1 slice (1/12th cake with 2 tablespoons frosting) = 9 milligrams
1 ounce (4 milk chocolate Hershey Kiss ….
(size = drink size)
Coffee drinks Size in oz. (mL) Caffeine (mg)
Brewed 8 (237) 95-165
Brewed, decaf 8 (237) 2-5
Espresso 1 (30) 47-64
Espresso, decaf 1 (30) 0
Instant 8 (237) 63
So 8oz of coffee is comparable to 1 – 2 very dark chocolate bars. So what about smaller amounts, like chocolate cake? Should we ban orang juice too for having alcohol?
“It was found that orange, apple and grape juice contain substantial amounts of ethanol (up to 0.77 g/L). Furthermore, certain packed bakery products such as burger rolls or sweet milk rolls contained more than 1.2 g ethanol/100 g.”
The coffee restrictions are not for caffeine. They sell coke and other caffeine drinks in BYU cafeterias. Coffee is the combination of the heated beverage containing the strong coffee and some property of tannin acid that coupled with very hot can cause many ailments. Also at the time coffee was banned it was connected to the men gathering and drinking alcohol and chewing and smoking tobacco. All were banned for many obvious and non obvious reasons.
Calgary recently got a temple, our first, and they graciously opened it to the public for a month of tours before the official dedication. It was a really neat and somewhat weird experience. First, the crowds were HUGE. I had no idea that most lay Mormons rarely get to see their own temples, and many would take the tour multiple times. Them plus all the curious locals made for a 40 min wait before you even got there. The tour commenced with a quick video of the history of the church, the Mormon migration to Alberta, the meaning of the temples, etc. etc. Then children would slip little shoe protectors over your feet. Then there was a very organized but rushed tour through the temple, the pool on oxen, the dressing rooms, the wedding chapel thingie, the cheesy gold and crystal gilded room that allegedly resembles Heaven and all. However, there were TONS of rooms that were not open, unlike a church, a temple is more like a maze with hallways. The tour guide had tears in her eyes over the importance of the temple to the church. Overall it was a neat experience, it definitely helped to diffuse most negative feelings towards the large construction, and it was gracious of them to open it to the public, as well as a good PR move.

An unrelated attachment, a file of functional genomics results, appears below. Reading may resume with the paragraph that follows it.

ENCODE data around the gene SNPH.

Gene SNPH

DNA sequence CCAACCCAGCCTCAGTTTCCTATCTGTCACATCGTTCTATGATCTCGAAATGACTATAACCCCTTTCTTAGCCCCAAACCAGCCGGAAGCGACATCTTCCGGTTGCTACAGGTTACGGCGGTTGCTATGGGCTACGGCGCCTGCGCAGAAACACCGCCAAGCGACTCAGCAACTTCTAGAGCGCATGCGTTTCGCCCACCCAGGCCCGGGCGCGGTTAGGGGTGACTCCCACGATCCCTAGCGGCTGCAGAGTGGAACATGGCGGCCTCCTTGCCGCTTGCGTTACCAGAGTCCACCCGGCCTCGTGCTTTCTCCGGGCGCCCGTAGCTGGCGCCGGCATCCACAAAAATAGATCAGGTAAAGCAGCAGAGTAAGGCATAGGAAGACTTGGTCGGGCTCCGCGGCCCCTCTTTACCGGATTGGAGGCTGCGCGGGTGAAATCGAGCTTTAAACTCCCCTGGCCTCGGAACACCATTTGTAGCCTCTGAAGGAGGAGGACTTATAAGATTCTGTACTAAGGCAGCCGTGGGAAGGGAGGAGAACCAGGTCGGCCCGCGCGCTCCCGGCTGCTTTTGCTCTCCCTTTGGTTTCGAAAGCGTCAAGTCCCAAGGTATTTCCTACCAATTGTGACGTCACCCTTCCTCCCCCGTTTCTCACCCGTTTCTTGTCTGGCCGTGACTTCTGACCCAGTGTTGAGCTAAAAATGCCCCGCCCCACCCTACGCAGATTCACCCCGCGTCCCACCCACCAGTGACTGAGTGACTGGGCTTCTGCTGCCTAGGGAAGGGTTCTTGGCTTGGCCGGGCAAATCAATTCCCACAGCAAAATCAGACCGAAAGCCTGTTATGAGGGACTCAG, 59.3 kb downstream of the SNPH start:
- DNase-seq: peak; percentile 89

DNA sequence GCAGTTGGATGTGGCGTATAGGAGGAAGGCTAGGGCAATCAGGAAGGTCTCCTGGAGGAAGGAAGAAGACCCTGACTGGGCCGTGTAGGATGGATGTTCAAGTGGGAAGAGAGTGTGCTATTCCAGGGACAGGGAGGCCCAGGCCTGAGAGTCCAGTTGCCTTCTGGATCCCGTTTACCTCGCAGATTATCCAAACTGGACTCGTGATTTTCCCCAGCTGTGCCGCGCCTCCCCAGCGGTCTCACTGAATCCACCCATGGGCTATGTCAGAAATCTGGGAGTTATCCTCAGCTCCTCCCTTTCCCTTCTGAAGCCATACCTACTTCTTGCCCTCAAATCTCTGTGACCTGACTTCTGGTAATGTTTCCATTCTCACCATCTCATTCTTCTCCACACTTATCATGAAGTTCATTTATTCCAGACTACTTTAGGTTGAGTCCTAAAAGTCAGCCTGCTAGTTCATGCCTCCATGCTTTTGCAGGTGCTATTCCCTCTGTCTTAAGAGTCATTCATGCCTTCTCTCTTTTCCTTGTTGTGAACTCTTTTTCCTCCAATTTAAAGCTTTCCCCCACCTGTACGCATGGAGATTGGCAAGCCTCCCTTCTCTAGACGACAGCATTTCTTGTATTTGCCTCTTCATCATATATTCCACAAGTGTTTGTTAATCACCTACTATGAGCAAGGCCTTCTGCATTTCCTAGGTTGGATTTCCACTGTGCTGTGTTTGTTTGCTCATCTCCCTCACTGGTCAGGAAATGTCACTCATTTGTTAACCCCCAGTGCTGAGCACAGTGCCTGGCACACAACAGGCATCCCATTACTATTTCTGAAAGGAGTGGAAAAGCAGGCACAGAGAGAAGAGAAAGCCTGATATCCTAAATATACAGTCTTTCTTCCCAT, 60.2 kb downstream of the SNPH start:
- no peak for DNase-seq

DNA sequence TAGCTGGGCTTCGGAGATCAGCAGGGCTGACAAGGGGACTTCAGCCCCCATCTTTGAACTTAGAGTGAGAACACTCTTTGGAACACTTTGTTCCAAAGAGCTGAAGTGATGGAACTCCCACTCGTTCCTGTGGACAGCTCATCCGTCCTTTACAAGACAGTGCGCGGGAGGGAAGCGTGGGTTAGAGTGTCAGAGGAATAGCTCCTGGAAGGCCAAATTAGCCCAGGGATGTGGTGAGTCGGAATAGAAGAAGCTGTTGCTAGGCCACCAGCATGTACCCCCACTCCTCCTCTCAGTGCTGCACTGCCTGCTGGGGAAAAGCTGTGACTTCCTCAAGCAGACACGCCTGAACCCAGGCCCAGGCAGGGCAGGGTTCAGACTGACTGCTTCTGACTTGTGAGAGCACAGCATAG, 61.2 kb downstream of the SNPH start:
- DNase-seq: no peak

That picture of the geese on the waterfall is amazing!
angela- they dont drink caffinated drinks (but eat caffinated foods) because of the provision against “strong drink”. most interpret that as alcohol and caffinated drinks. Theres nothing said about caffiene specifically and avoiding caffinated food.